We are not showing original artifacts
16.09.2021We are not showing original artifacts
How cooperation with partners from Namibia has influenced the exhibition at the Humboldt Forum: an interview with Julia Binter, provenance researcher at the Zentralarchiv (Central Archive) of the Staatliche Museen zu Berlin (National Museums in Berlin) and head of the cooperative project on the collections from Namibia at the Ethnologisches Museum (Ethnological Museum)
Ms. Binter, the rooms of the Ethnologisches Museum are opening now at the Humboldt Forum. What will the exhibition show about Namibia, the former colony of German South West Africa?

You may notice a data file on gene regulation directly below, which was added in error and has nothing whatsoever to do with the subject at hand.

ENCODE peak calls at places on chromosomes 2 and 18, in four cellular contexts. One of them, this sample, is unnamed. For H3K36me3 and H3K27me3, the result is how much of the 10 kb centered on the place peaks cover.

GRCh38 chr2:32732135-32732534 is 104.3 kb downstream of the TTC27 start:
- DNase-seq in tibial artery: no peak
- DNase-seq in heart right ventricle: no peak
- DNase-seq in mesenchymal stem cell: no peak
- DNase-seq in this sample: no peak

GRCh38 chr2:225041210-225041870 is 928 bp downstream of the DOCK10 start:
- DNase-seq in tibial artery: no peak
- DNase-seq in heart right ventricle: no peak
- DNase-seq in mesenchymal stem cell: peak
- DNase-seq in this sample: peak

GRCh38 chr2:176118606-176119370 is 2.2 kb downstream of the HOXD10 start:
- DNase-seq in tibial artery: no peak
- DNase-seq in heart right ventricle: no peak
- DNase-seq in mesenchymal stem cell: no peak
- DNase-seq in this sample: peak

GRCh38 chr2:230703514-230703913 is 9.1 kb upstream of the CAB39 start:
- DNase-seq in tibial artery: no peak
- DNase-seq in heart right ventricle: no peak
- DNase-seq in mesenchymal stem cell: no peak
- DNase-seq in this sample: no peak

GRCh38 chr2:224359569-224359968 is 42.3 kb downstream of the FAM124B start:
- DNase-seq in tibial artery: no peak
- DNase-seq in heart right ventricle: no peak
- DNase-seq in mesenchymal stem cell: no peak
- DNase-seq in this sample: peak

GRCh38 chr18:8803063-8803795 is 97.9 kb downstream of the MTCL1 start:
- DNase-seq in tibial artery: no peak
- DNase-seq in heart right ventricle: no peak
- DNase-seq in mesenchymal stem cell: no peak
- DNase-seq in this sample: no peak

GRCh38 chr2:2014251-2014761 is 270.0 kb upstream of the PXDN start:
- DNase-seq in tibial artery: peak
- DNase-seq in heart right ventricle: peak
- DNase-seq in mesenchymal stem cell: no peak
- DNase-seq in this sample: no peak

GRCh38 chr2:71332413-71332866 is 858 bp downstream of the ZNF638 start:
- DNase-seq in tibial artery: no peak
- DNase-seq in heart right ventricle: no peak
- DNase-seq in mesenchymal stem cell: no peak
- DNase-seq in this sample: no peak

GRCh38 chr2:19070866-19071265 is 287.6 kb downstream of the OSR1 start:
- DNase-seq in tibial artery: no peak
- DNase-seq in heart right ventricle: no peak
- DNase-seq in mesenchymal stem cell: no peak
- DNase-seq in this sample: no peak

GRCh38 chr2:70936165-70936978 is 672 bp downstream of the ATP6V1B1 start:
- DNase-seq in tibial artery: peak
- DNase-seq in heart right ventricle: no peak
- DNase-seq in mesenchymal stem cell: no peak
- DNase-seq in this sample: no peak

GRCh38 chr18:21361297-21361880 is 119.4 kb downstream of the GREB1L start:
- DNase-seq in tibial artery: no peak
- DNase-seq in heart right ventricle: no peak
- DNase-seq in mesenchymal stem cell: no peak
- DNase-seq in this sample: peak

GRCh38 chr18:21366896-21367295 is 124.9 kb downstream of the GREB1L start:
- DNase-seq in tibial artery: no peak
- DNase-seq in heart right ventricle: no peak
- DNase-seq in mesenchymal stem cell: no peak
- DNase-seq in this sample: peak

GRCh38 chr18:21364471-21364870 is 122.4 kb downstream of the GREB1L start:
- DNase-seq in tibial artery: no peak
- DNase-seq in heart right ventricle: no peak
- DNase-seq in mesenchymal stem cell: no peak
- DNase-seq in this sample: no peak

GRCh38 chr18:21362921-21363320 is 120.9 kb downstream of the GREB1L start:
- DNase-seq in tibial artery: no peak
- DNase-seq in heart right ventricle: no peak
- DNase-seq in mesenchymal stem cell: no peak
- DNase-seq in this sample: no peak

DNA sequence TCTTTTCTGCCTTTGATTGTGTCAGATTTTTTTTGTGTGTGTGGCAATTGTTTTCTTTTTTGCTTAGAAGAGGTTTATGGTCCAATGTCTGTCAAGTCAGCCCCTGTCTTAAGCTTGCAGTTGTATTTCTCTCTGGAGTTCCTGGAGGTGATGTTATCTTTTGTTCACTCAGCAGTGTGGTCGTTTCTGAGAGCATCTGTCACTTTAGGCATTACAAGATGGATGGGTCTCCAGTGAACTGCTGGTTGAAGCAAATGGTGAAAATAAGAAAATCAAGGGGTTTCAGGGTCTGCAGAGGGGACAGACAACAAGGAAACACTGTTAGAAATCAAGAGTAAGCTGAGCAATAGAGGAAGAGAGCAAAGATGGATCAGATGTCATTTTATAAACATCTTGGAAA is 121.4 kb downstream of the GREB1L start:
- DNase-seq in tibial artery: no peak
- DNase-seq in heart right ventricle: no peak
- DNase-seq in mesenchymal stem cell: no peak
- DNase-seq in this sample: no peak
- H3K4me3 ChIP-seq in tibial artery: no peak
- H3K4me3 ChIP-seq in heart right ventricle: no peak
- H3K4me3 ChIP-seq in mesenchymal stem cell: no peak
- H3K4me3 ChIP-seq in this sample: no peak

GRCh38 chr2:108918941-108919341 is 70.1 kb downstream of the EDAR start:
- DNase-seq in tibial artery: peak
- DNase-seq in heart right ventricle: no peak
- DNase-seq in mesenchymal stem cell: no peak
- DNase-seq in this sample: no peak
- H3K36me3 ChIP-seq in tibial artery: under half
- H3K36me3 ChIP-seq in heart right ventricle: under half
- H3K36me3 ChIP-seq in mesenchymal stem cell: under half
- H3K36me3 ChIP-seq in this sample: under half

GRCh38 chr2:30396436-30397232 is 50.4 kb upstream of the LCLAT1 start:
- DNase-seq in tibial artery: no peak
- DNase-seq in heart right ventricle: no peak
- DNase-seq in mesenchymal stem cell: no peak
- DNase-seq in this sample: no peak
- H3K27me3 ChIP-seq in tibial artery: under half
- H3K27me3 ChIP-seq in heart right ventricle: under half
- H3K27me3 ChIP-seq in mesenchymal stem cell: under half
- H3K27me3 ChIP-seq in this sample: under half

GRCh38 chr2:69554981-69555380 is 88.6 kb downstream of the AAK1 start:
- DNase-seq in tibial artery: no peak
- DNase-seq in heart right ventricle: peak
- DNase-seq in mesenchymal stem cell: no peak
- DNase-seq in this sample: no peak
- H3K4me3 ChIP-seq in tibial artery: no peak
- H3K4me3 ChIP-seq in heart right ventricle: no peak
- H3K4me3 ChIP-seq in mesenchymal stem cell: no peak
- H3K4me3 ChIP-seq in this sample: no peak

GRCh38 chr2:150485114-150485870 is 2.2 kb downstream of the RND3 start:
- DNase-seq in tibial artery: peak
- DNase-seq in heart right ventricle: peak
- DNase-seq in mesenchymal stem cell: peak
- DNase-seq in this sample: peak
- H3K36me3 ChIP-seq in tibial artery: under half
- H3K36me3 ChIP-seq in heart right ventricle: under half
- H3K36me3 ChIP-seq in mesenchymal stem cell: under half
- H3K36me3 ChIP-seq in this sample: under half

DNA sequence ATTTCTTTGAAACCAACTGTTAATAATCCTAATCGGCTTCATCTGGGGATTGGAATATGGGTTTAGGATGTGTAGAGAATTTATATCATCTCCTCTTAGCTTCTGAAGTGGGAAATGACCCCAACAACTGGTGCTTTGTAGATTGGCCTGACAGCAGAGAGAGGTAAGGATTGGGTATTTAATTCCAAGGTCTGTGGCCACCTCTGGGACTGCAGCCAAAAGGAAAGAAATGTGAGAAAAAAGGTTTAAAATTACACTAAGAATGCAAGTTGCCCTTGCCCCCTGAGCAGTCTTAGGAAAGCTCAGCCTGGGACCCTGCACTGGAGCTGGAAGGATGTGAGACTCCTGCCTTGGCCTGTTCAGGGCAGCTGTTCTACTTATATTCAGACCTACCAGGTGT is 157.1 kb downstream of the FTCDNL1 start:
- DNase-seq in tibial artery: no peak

Julia Binter: The exhibition gives visitors an insight into the ongoing research process which has grown out of a close cooperation with our Namibian research partners – first and foremost, with the Museums Association of Namibia. The goal of this cooperative project was to establish a research process which is as open as possible, with consideration for the needs and interests of everyone involved. We on the Berlin team felt we had a responsibility to understand the colonial contexts in which the Ethnologisches Museum acquired the nearly 1,400 objects from Namibia that are now in its collection. It was especially important to us to analyze whether there were any objects directly connected to the genocide perpetrated by Germany against the Ovaherero and Nama from 1904 to 1908. At the same time, it was also important to our research partners – among them scholars, curators and artists – to think about the future of the objects.
What did they suggest?